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The company is the only PPP in the country to sign on to the United Nations Global Compact (UNGC), the world’s largest voluntary corporate responsibility initiative with business and non-business participants from 160 countries across the globe just in an effort to remain financially transparent with professional and incorruptible workforce.

The NLNG has contributed and continue to contribute immensely to the Nigerian economy. It has since inception continued to pay applicable taxes, levies and charges to local, state and federal tiers of Government amounting to well over $5.5 billion.  This is aside about $15 billion already paid in dividends to the Federal Government through the NNPC. In addition, the company operates a robust corporate social responsibility programme, considered a model by the rest of the oil and gas industry.

The programme has cost about 200 million US dollars to date and extends to areas including business and human capacity development and infrastructure development in our primary areas of operation and across Nigeria. It is instructive that NLNG was operating a Nigeria scholarship scheme even before it exported its first cargo in 1999/2000.

More recently, the company has spent 12 million US dollars to donate engineering laboratories and equipment to 6 universities across Nigeria’s geo-political zones, to support science and technology teaching and research.

In addition, NLNG currently supplies 40% of the nation’s cooking gas (LPG) while also providing scholarships to Internally Displaced Persons (IDPs) in the North-East of the country. The NLNG has reduced gas flaring in Nigeria from 65% at inception to below 20% today. Now, the big question begging for an answer is who tampers with such an organisation, who really does that?

At the recently concluded offshore technology conference here in Houston, Texas, the minister of state for petroleum resources Dr. Emmanuel Ibe Kachikwu who has been wooing investors alongside the Governor of Bayelsa state, Seriake Dickson stated in support of the NLNG that it is a no brainer for anyone to conceptualise what the House of Reps has embarked upon with regards to the NLNG Act.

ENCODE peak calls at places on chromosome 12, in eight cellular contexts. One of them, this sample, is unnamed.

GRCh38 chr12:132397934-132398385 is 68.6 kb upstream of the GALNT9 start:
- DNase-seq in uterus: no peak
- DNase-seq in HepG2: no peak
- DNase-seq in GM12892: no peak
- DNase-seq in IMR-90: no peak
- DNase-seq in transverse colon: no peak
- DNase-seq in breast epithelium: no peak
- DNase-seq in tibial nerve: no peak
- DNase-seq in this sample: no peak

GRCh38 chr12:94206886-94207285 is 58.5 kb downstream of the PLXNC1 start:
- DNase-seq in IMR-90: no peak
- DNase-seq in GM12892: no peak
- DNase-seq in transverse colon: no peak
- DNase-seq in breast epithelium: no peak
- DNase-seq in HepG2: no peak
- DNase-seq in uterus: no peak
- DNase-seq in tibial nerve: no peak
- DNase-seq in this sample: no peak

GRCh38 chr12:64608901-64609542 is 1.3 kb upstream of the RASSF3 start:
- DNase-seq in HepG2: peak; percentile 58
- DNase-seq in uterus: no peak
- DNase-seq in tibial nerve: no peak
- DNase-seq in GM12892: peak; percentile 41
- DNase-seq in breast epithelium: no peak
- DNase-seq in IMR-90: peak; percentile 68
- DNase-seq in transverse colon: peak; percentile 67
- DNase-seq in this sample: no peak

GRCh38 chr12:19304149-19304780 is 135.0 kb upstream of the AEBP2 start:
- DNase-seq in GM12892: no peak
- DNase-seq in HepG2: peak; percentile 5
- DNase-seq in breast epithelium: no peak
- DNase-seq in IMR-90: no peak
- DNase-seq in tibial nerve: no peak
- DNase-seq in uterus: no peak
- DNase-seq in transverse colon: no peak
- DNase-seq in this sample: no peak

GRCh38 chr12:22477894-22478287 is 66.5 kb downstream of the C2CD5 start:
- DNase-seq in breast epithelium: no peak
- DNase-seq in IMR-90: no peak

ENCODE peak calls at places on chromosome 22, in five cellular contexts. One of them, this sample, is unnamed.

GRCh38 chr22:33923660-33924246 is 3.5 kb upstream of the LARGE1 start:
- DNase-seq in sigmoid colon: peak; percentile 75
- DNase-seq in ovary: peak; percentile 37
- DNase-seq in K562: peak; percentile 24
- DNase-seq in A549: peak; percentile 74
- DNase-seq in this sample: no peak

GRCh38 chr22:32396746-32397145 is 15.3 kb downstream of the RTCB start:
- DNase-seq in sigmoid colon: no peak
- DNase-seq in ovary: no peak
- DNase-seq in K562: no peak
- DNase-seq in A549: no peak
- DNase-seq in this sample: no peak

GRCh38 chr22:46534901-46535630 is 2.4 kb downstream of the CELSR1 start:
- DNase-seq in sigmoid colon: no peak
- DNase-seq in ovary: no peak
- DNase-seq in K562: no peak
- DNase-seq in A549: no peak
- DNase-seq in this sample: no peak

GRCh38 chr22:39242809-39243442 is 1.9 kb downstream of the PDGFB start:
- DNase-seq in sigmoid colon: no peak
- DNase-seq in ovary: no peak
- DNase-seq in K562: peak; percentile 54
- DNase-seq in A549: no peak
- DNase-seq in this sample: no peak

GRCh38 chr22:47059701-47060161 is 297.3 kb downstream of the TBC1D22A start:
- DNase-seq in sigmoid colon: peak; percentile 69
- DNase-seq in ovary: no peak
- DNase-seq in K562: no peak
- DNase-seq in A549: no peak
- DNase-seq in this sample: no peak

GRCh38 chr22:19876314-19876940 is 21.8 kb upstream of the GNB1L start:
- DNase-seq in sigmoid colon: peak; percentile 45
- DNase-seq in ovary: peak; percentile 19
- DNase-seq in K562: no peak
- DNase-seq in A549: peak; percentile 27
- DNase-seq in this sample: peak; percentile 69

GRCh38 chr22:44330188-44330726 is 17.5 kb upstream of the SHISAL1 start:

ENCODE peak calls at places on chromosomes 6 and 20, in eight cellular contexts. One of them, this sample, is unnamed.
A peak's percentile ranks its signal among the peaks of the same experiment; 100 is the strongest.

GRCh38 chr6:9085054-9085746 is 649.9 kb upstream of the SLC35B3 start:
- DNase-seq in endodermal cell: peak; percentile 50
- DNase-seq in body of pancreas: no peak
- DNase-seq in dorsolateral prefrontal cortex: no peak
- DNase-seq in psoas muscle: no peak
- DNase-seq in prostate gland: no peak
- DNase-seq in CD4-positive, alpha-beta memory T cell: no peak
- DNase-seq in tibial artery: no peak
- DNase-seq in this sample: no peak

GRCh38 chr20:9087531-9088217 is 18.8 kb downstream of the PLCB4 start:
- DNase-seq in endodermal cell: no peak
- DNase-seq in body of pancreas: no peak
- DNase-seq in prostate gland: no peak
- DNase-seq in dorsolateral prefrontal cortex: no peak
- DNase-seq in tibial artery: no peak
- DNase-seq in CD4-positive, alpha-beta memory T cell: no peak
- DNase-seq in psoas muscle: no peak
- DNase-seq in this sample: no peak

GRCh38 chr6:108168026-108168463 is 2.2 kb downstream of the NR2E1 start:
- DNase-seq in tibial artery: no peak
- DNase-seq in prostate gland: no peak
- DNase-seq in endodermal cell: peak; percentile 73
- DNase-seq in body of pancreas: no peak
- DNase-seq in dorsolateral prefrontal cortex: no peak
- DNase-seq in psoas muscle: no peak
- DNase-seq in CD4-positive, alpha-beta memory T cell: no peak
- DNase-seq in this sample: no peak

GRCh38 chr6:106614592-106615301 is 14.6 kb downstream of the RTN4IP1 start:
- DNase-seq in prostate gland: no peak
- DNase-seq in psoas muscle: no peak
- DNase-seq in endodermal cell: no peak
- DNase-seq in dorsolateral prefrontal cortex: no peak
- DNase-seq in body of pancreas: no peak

As far as the technocrat is concerned you don’t change a winning team. You don’t even tamper with its formation. NLNG has an Act of the national assembly backing up its establishment, and that must be respected if we don’t want to appear ridiculous in the eyes of the world.

 

As a Nigerian citizen, I’ve often wondered why members of the National Assembly, especially the House of Representatives are hardly ever respected by Nigerians.

Whenever they speak or act one gets a sense of lack of seriousness or a frightful disconnect from the people they represent or the realities of the present day.

 

According to Jerry Ugoeli, an independent research analyst here in Texas, “When they speak you are never motivated or encouraged. There is nothing on record that has been said by these folks that can be quoted either today or in the future. When they speak they neither incite nor excite.

 

When they engage in fisticuffs it is never for the sake of the masses. Their major concern has always been issues of personal interest. Sadly however, these folks are so empowered by the constitution that no major development can be achieved in the country without them but do they even realize this fact? And does it move them at all?” He queries.

It is high time the lawmakers rise up to their job in the most professional manner rather than placing politics and personal gains above common sense.

The least expected of this supposed august body is to get schooled on realities in the oil and gas industry both globally and locally, this they could achieve by engaging either consultants or core industry stakeholders professionals in a bipartisan manner in the interest of the truth, common sense and the country.

Yemie ADEOYE a journalist, industry analyst and host of the Energie Platform show writes from Houston Texas.